Jonathan Gaska's telephone buzzed about 10 a.m. yesterday.
Assemb. Audrey Pheffer (D-Rockaway) was on the line and wanted to know what Gaska knew about a proposal to build a wind farm 10 miles off the shoreline of the Rockaways.
Gaska, district manager for Community Board 14 in the Rockaways, told Pheffer he had no answers for her. Officials with the governor's office, the city and the Long Island Power Authority didn't let Rockaways community leaders know of the plans before they became public, Rockaways officials said yesterday.
"I've been in government for 25 years," said Gaska. "The thing they tell you in planning is keep the stakeholders involved at every step. They haven't done that."
A year after the Jones Beach wind farm proposal was torpedoed, LIPA yesterday formally announced its plans to explore a new, larger proposal with Con Edison for as many as 100 turbines off the coast of Queens.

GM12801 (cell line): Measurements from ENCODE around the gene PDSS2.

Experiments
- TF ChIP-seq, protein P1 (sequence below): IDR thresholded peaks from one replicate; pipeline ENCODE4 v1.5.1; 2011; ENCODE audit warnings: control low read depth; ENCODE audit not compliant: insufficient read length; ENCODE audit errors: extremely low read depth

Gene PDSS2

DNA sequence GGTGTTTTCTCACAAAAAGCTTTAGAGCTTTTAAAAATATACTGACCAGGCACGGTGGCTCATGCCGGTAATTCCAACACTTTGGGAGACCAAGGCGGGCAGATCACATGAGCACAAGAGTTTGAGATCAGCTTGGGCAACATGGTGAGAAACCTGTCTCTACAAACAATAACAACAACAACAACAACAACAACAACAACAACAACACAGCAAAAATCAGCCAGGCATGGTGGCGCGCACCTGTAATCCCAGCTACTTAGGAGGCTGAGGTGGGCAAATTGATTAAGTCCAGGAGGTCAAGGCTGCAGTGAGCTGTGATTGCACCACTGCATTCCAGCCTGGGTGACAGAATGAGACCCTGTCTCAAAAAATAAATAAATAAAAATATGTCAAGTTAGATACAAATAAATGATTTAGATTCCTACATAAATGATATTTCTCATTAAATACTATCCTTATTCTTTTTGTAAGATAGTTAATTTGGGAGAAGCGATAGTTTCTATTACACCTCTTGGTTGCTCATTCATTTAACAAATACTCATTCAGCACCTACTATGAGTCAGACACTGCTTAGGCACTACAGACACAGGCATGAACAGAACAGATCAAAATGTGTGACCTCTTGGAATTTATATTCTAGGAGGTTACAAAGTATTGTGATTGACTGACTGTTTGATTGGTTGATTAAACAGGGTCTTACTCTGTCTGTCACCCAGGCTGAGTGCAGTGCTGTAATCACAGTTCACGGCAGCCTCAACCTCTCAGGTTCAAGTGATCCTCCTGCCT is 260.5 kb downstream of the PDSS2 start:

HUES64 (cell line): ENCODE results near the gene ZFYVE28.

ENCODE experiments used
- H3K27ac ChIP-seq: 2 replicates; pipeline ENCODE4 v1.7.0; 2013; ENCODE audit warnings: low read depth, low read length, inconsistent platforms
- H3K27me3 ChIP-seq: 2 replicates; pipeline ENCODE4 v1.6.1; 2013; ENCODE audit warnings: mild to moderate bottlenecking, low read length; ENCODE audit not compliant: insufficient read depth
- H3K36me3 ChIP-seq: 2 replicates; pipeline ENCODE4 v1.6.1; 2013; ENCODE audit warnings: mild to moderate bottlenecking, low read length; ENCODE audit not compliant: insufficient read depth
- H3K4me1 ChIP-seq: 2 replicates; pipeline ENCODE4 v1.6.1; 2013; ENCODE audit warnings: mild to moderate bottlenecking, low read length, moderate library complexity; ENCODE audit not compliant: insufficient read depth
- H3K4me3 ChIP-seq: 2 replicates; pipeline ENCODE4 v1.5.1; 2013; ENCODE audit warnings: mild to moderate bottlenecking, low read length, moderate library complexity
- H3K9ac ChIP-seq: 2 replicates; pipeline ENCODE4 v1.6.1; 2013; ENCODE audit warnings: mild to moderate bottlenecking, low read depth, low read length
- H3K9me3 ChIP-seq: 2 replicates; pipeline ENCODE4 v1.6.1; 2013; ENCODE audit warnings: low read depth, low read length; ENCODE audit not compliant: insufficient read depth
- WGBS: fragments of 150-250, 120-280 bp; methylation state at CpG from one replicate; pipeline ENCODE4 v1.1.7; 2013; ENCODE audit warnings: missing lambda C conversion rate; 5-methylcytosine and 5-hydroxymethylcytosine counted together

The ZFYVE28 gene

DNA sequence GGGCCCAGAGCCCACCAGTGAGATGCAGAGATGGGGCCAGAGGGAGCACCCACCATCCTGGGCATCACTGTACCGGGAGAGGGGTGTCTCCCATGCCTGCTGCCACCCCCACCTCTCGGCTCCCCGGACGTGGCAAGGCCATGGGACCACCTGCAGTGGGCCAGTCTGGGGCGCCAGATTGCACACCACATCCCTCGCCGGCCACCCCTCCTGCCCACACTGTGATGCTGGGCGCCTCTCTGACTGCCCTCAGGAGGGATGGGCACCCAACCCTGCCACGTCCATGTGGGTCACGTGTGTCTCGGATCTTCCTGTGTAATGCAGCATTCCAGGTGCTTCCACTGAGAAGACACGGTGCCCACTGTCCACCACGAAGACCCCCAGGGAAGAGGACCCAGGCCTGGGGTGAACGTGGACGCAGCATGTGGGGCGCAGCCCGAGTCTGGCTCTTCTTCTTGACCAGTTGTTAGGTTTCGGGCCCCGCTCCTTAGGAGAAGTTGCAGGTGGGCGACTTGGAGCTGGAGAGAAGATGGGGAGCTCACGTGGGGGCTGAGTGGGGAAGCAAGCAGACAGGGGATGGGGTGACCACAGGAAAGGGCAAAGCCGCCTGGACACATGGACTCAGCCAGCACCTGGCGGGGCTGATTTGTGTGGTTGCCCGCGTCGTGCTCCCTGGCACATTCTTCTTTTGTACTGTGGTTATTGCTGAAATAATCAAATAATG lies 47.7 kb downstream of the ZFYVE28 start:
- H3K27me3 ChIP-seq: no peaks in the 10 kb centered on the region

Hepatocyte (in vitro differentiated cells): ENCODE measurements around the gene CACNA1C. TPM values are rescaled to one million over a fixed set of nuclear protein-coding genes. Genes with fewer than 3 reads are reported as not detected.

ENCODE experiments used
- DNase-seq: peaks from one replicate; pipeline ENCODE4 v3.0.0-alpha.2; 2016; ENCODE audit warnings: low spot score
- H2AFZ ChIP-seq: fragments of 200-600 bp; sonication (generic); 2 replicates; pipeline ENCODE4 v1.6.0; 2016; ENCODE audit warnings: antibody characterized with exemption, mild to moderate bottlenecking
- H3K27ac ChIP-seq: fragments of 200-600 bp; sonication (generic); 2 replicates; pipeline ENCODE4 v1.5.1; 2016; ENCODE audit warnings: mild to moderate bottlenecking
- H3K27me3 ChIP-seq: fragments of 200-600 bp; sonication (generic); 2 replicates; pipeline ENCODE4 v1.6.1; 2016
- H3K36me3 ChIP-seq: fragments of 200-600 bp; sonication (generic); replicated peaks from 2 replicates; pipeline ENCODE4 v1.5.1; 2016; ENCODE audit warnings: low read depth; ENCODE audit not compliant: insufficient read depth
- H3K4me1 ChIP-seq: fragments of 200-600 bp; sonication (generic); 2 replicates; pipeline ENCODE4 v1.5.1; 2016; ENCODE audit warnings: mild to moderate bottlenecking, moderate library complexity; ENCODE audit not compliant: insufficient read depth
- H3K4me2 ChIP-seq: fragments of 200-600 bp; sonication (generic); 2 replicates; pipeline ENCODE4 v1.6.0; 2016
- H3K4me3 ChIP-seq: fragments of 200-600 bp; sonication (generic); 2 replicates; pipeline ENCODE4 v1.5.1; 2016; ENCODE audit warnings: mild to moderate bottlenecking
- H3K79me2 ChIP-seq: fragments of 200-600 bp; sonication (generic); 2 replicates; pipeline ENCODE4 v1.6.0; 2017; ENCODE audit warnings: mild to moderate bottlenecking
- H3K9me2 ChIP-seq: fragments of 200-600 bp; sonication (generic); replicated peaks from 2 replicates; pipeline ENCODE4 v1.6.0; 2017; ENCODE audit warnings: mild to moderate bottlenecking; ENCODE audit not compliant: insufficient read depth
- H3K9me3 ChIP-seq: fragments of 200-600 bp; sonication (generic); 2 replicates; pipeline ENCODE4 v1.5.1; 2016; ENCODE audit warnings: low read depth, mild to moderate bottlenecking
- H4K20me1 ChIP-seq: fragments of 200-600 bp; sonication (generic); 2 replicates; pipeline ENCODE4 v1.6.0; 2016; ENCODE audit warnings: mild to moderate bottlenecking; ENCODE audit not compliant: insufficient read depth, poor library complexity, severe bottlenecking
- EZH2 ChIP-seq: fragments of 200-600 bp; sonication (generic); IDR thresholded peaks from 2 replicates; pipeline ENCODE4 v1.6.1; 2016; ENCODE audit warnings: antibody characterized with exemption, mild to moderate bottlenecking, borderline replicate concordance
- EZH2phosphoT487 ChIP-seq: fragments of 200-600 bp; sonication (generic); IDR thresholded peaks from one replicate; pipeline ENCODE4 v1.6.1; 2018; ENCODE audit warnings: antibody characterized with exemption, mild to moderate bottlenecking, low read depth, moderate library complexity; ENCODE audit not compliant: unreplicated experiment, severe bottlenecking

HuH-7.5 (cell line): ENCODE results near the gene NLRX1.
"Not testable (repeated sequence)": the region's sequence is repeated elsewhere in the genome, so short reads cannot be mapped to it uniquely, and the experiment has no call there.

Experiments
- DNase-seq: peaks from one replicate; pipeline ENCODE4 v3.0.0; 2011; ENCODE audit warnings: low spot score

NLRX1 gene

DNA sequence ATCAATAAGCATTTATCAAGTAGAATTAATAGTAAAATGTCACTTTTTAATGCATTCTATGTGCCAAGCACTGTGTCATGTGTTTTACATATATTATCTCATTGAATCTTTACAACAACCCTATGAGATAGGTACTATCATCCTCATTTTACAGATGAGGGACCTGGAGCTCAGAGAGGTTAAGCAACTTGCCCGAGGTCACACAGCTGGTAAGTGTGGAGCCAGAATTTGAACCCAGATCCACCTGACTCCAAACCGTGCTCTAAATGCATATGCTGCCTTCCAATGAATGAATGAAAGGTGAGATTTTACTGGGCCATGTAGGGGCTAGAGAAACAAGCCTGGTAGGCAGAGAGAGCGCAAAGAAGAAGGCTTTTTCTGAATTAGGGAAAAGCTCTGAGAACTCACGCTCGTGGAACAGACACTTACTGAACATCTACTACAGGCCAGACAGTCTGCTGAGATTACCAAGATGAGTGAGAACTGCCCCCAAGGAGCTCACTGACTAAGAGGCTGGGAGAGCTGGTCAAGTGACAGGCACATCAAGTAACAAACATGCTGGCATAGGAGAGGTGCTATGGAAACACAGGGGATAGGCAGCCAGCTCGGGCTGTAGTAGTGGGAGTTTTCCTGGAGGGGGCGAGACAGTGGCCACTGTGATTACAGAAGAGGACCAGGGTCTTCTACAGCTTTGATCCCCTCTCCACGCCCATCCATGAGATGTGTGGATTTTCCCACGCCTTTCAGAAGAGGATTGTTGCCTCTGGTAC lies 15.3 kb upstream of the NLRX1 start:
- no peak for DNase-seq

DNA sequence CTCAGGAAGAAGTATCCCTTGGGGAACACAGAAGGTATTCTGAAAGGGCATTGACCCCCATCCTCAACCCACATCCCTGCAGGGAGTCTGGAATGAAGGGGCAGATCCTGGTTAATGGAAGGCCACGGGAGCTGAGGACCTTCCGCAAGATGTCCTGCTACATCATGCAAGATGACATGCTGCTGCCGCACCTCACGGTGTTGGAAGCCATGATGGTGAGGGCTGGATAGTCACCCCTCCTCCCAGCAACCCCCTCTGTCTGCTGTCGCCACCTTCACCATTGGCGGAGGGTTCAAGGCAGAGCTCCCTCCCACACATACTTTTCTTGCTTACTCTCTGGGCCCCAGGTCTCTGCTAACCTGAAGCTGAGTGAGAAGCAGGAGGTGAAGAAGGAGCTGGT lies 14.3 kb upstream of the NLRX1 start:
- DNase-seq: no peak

"We don't know enough about it to make an educated decision," Gaska said. Members of the public had called his office, Gaska said, and wanted to know if the wind turbines would spoil ocean views or cause pollution.
"I don't know," Gaska said. "It could be a good thing if they do a good job of explaining it."
Gov. David A. Paterson's renewable energy task force recommended wind power be introduced to the downstate region.
At a minimum, local Rockaways officials should have been notified, Pheffer said.
"I guess what I need is someone to take a boat out 10 miles and have them wave to me," Pheffer said. "I have no idea what 10 miles is."
Lack of notice aside, the proposal could still get a positive reception. With gasoline at $4 a gallon, and the economy sputtering, Queens residents might embrace a renewable energy plan close to home.
"I think people are willing to see," Pheffer said. "It's not drilling."
Dan Mundy, of Jamaica Bay Eco-Watchers, an environmental group, agreed economic conditions could play a role in how people perceive wind farms.
"It's got to start to change people's minds about these things," he said.
Peter Sammon, of the Neponset Property Owners Association, a development of 580 homes on the Rockaway peninsula, said not enough is known about the plan to form an opinion. "We need to have a lot of answers before we can determine if it makes sense," he said.